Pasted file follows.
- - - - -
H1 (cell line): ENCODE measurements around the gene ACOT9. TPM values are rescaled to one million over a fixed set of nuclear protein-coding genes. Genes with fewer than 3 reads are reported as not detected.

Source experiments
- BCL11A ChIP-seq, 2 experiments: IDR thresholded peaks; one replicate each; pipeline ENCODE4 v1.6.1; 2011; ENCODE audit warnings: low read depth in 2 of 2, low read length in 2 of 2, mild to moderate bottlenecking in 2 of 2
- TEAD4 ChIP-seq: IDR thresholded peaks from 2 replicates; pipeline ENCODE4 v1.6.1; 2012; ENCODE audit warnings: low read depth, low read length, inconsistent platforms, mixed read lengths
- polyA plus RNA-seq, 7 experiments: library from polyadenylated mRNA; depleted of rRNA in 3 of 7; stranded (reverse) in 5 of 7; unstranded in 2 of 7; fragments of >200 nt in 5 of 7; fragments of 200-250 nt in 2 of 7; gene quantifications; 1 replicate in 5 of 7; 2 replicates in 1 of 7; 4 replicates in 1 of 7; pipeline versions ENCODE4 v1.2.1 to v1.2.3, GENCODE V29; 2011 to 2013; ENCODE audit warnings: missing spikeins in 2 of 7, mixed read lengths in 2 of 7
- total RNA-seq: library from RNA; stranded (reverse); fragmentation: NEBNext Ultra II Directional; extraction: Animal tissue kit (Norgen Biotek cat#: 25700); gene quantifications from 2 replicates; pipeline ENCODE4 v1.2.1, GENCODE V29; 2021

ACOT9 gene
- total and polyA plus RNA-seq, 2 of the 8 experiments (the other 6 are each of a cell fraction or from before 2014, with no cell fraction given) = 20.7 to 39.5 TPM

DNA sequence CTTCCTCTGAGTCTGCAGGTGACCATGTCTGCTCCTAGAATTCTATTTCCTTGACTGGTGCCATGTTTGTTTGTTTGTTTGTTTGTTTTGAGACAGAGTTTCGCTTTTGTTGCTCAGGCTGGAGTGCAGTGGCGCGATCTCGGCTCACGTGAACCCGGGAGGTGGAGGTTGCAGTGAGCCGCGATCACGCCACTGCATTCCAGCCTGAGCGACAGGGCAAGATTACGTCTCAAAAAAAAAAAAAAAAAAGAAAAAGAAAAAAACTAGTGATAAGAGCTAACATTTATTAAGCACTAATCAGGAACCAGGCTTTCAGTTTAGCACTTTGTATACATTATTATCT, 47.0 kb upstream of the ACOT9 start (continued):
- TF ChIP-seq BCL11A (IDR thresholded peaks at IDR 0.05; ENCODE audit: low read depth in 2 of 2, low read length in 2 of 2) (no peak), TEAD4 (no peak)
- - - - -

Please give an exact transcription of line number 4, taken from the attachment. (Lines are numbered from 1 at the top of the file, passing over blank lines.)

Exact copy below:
- TEAD4 ChIP-seq: IDR thresholded peaks from 2 replicates; pipeline ENCODE4 v1.6.1; 2012; ENCODE audit warnings: low read depth, low read length, inconsistent platforms, mixed read lengths